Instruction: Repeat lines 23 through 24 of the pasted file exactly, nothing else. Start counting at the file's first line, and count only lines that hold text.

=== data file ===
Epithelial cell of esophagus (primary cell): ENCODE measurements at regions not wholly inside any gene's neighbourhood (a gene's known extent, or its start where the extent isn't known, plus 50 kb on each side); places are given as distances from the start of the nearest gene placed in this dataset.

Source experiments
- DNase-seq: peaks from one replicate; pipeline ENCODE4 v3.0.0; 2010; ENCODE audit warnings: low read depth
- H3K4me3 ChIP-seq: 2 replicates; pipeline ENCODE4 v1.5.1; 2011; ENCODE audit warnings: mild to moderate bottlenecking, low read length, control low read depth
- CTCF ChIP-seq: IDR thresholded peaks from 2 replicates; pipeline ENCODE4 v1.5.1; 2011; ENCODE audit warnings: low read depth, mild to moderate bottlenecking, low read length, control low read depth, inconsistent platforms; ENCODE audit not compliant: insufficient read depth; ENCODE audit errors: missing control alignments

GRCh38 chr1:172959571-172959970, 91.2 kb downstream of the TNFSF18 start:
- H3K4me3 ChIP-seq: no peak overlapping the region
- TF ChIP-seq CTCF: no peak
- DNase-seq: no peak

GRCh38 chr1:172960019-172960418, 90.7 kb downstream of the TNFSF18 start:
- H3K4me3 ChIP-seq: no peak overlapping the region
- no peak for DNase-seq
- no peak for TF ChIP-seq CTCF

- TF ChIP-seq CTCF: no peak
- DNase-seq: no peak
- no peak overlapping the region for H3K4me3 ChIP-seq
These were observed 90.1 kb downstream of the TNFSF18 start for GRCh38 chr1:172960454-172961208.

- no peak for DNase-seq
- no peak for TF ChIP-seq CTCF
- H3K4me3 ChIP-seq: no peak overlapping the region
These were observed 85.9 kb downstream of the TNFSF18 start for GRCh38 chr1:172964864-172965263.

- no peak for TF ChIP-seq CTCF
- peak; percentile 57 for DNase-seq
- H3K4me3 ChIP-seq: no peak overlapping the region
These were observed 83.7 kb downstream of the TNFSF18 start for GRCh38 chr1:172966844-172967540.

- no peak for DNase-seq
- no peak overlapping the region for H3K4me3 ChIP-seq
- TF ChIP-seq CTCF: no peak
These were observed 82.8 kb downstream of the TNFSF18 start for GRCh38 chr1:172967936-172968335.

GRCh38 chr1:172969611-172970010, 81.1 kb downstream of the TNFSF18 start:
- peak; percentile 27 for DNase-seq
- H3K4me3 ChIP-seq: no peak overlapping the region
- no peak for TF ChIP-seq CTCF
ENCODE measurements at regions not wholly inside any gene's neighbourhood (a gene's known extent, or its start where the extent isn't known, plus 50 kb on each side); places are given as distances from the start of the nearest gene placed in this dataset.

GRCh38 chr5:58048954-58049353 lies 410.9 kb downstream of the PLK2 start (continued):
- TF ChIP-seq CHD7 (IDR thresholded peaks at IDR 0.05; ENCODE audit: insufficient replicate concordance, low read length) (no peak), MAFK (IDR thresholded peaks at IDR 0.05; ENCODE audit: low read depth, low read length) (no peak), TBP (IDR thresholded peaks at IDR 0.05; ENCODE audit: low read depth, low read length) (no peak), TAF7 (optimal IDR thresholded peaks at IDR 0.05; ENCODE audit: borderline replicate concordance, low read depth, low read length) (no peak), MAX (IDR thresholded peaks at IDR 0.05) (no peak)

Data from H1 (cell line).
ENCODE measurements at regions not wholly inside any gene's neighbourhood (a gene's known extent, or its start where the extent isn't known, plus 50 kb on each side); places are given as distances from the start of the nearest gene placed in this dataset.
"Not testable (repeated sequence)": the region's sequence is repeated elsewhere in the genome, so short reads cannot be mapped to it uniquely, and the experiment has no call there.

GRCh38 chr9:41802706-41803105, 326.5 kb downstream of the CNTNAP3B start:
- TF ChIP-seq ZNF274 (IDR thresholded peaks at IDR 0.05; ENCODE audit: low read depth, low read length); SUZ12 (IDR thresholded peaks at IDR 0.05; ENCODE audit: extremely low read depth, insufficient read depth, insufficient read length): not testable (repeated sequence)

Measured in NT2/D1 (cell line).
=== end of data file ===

- peak; percentile 57 for DNase-seq
- H3K4me3 ChIP-seq: no peak overlapping the region